coordinator
SAS/Data teacher
leaders
Instructional
coaches
All teachers

August 2014
no projected end

Teachers can
reference
information and
strategies from
guiding texts
Teachers will having
open conversations
around class and
cultural sensitivity
Guiding texts:
Courageous
Conversations about
Race by Glenn
Singleton and Curtis
Linton, Editors &
Minding the
Achievement Gap
One Classroom at A
Time by Jane E.
Pollock, Sharon M.
Ford, & Margaret M.
Black

The climate survey


from the students
Self-reflection on
learning
Improved
achievement for all
students

MCA/MAP scores

Students will be
recognized for their
individual
uniquenesses and
will have more of a
voice in our
curriculum and
practices

Indicates if this is a new strategy or one implemented in previous years. Sites should focus on quality implementation, minimizing the adoption of too
many new strategies in any given year.

Last updated 10/22/15

Summary of Sites Plan Do Study Act*

(incorporating future planning and working through change through

continuous improvement).
* This portion of the plan should be developed so that stakeholders staff/teachers, families, and students can easily and quickly understand what your school is doing in terms
of continuous improvement and is in alignment with the efforts of Effective Learning Teams.

PLAN what is it we want all students to learn?


At Woodbury Middle School, we want all students to learn and
achieve the set grade level standards in all areas. But
beyond that, we strive to create independent and creative
thinkers, while displaying skills of collaborative and globalminded members of society. In order to achieve this, our
students must be organized with strong abilities in reading,
writing, listening, and speaking. Our ultimate goal would be
for these skills to be applied in all disciplines, with the ability
to think, problem-solve, and inquire beyond the presented
content.

ACT how will we respond when a student


experiences difficulty in the learning? How will we
deepen the learning for students who have already
mastered essential knowledge and skills?
Within the class, the teacher will use responsive
differentiation, communicate regularly with parents, and
confer with the team during team meetings. After that, we
have several resources in place, including counselors,
reading and math interventions, gifted and talented coach,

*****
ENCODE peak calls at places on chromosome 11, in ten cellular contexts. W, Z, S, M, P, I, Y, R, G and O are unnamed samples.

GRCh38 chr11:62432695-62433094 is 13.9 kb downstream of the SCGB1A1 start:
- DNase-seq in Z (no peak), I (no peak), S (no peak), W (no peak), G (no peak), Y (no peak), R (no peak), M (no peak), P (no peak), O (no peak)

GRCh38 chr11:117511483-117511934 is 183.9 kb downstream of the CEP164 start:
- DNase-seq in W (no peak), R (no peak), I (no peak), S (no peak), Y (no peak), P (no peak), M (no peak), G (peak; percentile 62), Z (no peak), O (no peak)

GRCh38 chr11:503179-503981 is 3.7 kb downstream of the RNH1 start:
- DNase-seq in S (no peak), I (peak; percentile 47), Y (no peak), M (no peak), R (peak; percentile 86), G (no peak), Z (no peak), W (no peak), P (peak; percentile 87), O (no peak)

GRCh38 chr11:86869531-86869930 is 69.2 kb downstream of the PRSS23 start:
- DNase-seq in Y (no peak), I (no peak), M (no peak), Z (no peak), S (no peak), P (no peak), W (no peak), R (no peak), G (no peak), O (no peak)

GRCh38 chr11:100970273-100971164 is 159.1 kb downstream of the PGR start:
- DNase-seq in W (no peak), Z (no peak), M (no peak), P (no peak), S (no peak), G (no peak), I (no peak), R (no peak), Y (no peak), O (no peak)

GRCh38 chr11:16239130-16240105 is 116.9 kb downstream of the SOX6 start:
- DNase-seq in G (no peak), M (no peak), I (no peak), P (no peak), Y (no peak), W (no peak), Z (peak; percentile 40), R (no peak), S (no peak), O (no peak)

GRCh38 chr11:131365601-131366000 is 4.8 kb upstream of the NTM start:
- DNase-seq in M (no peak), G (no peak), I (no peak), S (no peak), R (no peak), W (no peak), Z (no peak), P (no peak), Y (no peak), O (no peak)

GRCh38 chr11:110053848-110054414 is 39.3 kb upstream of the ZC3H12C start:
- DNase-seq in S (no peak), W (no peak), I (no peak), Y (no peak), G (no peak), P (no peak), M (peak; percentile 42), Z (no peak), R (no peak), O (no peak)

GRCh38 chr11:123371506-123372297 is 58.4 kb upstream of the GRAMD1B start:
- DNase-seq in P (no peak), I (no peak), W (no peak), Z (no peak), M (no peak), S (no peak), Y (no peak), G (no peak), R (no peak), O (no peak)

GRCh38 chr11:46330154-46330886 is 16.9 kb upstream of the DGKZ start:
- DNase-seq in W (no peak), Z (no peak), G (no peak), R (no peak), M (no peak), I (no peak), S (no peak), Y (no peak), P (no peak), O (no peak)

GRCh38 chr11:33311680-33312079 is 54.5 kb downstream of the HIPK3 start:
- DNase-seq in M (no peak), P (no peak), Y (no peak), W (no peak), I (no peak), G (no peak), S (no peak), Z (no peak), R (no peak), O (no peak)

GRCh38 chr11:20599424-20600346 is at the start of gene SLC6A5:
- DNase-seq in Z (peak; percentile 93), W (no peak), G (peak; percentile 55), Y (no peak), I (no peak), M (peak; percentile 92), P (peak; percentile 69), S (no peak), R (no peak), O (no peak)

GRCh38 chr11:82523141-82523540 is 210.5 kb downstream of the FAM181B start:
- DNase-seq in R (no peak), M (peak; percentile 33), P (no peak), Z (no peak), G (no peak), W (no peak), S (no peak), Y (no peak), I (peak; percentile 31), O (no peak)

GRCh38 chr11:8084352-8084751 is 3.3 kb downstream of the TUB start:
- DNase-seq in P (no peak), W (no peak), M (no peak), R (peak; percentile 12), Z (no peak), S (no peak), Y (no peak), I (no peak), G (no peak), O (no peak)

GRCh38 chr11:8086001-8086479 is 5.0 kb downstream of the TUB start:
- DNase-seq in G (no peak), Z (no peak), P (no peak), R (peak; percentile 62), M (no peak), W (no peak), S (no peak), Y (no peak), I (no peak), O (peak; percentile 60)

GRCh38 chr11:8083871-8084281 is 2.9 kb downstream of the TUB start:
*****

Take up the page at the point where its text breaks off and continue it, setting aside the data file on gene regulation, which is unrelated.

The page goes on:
and looping advisory teachers who communicate regularly
with students who are struggling as well as students who
are not appropriately challenged.

Last updated 10/22/15

DO how will we respond when a student experiences


difficulty in the learning? How will we deepen the learning
for students who have already mastered essential
knowledge and skills?
We have many tiers in effect to ensure that each child receives
the education to reach his/her maximum learning potential. A
specific example of this is our policy on ensuring that each
student shows a grasp of concepts on summative tests instead
of simply dismissing a below average score. All students are
encouraged to use inquiry to apply concepts to real-life issues
and questions. Leveled materials are available and regularly
updated. Teachers are skilled at differentiating within the
classroom, but they also collaborate vertically and horizontally
with many other support personnel in the building to ensure that
each child is the most successful he or she can be. The
processes we have in place involve all stakeholders, including
the parents and student. We are striving to move beyond using
only Tier 3 (Content Area) words and incorporate more Tier 2

STUDY how will we know when each student has


mastered the essential learning?
Formative and summative assessments are key to our School
Improvement Plan and monitoring of student learning.
Teachers conduct formative assessments on a daily basis
and adjust instruction, reteaching, and extension as
necessary. With this information, a teacher can be sure to
highlight any concepts on a summative assessment prior to
giving it, allowing all students the best chance at displaying
their knowledge.